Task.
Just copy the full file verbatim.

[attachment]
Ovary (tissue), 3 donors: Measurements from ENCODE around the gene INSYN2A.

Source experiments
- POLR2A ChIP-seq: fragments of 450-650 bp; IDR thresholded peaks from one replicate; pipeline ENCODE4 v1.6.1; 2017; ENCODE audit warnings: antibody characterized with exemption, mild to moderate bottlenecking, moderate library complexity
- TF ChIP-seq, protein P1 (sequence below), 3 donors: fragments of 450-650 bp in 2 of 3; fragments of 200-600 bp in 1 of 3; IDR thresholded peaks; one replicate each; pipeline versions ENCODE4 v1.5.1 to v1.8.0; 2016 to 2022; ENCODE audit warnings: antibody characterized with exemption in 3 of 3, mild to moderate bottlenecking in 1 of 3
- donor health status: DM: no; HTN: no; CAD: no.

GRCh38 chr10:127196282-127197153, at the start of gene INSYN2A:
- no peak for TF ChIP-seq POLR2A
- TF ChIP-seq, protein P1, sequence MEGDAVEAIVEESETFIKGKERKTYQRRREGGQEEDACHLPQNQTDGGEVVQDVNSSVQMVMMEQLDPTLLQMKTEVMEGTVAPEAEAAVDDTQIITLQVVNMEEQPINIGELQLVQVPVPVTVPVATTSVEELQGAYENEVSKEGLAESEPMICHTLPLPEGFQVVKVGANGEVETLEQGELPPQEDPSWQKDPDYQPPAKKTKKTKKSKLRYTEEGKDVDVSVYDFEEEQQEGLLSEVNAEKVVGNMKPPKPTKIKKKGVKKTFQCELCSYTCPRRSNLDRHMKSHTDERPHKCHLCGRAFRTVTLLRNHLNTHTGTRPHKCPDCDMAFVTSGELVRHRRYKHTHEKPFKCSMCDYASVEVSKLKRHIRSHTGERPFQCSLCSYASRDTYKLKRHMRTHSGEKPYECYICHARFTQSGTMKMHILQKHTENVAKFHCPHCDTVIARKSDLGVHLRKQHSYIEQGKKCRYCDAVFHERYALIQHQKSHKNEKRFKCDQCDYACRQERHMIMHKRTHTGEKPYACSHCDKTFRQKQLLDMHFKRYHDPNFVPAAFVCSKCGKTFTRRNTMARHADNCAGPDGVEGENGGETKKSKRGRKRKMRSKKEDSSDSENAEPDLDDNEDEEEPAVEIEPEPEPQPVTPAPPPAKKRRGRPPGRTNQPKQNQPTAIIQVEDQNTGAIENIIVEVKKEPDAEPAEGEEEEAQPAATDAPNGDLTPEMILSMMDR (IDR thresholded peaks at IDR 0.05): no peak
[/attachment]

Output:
Ovary (tissue), 3 donors: Measurements from ENCODE around the gene INSYN2A.

Source experiments
- POLR2A ChIP-seq: fragments of 450-650 bp; IDR thresholded peaks from one replicate; pipeline ENCODE4 v1.6.1; 2017; ENCODE audit warnings: antibody characterized with exemption, mild to moderate bottlenecking, moderate library complexity
- TF ChIP-seq, protein P1 (sequence below), 3 donors: fragments of 450-650 bp in 2 of 3; fragments of 200-600 bp in 1 of 3; IDR thresholded peaks; one replicate each; pipeline versions ENCODE4 v1.5.1 to v1.8.0; 2016 to 2022; ENCODE audit warnings: antibody characterized with exemption in 3 of 3, mild to moderate bottlenecking in 1 of 3
- donor health status: DM: no; HTN: no; CAD: no.

GRCh38 chr10:127196282-127197153, at the start of gene INSYN2A:
- no peak for TF ChIP-seq POLR2A
- TF ChIP-seq, protein P1, sequence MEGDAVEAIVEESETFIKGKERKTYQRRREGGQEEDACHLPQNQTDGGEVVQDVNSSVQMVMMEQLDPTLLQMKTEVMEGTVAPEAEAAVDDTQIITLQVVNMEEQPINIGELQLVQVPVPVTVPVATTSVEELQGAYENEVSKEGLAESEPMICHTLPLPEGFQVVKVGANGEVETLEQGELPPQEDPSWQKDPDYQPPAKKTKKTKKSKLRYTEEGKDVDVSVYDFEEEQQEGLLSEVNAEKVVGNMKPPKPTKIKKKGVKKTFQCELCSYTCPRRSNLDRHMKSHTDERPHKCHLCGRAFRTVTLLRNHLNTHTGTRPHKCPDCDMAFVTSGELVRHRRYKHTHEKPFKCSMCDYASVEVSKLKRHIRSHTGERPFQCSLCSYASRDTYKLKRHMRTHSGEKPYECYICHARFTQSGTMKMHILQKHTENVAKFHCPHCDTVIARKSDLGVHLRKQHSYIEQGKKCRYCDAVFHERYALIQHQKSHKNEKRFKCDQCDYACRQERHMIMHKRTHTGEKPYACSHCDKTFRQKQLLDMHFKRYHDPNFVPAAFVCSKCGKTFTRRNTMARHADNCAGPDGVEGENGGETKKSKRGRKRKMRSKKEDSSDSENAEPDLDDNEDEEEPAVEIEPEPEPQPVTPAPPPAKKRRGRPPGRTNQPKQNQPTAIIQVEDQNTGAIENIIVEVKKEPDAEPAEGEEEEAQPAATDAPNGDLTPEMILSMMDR (IDR thresholded peaks at IDR 0.05): no peak